Medical cannabis (prescription cannabis-based medication) has been legalised in a number of countries across the world, most notably Canada, many European countries, and the UK. But, even though there are provisions for medical cannabis in the UK (and have been since 2018), there have been surprisingly few prescriptions for the approved, cannabis-based medications Epidyolex, Nabilone and Sativex.
What is medical cannabis?
The term medical cannabis (often used interchangeably with medical marijuana), is any prescription-based medicine that contains cannabis. It’s different to CBD oil (derived from industrial hemp) as it’s use is strictly restricted and only available to a very small number of patients, while CBD oil is legal in the UK, and can be bought at almost any health store or purchased from a number of online shops.
Medical marijuana makes use of the more than 100 different cannabinoids in the plant to treat specific diseases and conditions. The two most well-known cannabinoids (and the two used in medicine) are THC, or Delta-9-tetrahydrocannabinol, which produces a psychoactive ‘high’ and CBD, cannabidiol, which is non-psychoactive.
Who can (theoretically) access medical cannabis in the UK?
Medical cannabis is only available by prescription and will only be given in a very select few cases. It can only be considered when other treatments are not suitable or have not been effective.
The three conditions are:
- Epilepsy, for children and adults suffering from rare, severe forms of epilepsy
- Vomiting or nausea, for adults (following chemotherapy treatment)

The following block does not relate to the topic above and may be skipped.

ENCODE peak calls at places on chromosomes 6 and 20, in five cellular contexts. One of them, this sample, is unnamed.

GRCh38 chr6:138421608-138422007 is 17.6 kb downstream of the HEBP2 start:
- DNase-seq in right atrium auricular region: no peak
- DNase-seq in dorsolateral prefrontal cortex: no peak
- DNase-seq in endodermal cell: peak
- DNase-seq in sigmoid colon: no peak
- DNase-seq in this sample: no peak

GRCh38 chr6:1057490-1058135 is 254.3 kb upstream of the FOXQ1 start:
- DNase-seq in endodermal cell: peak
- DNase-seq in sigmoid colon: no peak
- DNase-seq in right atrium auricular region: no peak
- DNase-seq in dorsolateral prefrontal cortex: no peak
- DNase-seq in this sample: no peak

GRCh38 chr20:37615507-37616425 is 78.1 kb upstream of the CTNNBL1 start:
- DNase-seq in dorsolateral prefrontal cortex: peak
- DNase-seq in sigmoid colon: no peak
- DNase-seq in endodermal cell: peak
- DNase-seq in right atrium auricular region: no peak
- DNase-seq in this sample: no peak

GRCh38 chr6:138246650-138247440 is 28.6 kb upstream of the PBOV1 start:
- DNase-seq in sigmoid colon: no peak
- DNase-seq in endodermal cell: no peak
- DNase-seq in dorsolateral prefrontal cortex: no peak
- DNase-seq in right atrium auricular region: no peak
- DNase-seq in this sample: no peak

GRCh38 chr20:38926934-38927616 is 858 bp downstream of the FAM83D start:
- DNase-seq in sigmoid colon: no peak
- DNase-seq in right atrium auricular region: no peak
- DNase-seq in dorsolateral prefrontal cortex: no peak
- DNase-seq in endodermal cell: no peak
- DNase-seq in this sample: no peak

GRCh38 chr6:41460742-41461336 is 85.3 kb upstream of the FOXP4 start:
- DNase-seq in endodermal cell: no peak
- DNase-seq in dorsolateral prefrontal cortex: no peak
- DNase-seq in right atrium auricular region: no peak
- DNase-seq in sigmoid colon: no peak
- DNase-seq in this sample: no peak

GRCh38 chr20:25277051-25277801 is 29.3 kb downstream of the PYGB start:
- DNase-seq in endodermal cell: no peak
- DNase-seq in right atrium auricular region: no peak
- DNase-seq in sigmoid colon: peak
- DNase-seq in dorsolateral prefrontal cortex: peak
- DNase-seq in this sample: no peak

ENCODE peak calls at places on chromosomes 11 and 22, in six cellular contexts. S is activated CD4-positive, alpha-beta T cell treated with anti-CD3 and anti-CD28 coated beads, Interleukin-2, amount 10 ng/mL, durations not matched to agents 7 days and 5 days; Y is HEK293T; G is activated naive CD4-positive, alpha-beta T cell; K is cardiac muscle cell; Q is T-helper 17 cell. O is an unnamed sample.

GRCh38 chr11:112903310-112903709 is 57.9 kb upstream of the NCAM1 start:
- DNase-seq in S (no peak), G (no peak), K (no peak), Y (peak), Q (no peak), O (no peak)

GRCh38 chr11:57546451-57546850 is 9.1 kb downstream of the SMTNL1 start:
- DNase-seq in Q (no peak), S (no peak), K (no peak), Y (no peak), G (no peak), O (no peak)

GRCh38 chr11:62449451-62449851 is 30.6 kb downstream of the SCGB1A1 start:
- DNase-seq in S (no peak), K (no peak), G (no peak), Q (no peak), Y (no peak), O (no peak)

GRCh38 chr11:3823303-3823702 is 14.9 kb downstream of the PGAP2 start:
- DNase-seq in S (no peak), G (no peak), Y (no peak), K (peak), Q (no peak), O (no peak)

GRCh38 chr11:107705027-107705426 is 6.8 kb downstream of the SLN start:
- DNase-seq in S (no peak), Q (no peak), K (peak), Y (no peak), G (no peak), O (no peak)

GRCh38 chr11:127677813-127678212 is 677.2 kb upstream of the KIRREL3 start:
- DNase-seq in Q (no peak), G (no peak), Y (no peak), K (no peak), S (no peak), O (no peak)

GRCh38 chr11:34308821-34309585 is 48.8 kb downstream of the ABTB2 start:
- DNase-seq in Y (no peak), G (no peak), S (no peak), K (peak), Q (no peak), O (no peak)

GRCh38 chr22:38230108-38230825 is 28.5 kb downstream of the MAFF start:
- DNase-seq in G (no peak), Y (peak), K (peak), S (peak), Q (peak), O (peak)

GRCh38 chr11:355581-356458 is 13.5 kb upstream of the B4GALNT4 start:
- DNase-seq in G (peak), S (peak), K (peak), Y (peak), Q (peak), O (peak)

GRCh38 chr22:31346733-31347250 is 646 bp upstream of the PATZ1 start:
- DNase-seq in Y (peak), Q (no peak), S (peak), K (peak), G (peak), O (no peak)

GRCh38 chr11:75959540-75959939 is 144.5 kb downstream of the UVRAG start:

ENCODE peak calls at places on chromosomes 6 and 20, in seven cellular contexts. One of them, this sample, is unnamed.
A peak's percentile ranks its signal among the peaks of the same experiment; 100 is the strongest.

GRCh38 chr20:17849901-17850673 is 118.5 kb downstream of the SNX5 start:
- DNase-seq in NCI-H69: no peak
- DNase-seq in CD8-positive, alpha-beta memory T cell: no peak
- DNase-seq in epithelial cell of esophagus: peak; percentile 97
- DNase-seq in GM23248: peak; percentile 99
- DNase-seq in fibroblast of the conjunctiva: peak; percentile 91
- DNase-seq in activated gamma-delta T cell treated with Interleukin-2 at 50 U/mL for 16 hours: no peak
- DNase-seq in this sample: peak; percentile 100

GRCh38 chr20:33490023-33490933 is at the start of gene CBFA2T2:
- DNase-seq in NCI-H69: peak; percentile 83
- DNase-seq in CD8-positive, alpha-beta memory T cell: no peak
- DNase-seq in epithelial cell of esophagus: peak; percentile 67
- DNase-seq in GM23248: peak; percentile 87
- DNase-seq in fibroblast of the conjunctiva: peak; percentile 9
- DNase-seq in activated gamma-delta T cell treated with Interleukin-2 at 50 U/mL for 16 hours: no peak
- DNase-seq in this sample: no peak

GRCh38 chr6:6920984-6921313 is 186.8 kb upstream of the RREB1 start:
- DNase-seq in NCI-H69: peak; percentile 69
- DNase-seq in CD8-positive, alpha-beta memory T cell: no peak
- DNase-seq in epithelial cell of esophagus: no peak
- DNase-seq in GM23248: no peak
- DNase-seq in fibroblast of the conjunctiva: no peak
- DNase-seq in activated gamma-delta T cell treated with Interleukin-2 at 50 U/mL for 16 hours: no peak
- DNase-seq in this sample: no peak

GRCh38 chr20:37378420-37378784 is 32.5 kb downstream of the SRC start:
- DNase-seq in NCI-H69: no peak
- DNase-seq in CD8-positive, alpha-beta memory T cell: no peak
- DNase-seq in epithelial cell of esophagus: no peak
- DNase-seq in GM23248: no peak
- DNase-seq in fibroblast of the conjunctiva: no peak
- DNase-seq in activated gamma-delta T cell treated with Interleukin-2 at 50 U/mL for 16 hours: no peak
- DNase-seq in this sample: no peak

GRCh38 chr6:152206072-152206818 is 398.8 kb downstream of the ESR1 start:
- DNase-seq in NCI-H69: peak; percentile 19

- Multiple sclerosis, for people with muscle stiffness and spasms caused by MS.
Epilepsy in children and adults: Epidyolex
Epidyolex is prescribed for people with rare forms of epilepsy including Lennox-Gastaut syndrome and Dravet syndrome. It contains CBD, a compound found in cannabis with a range of medical benefits. There is no THC in the products and it will therefore not get you high.
Chemotherapy patients: Nabilone
A common side effect of chemotherapy treatment is nausea or vomiting. In these situations Nabilone may be prescribed to relieve the symptoms, but only where other treatments have not been effective (or are not suitable). Developed to mimic the effects of THC (the psychoactive cannabinoid found in cannabis), it is available in capsule form and is often described as a “man-made form of cannabis”.
Multiple Sclerosis: Nabiximols (Sativex)
Nabiximols (Sativex) is licensed in the UK for people who have muscle spasticity related to multiple sclerosis. It can only be prescribed to those who have not responded well to other treatments. The medicine is cannabis-based and is sprayed directly into the mouth.
Why is access to medical cannabis so restricted even though it is legal?
There is not yet sufficient evidence that the use of cannabis products containing THC is low-risk enough to justify it’s widespread use. There are clinical trials underway, but until the results are available and peer-reviewed, it is not likely that the UK government will change their stance anytime soon.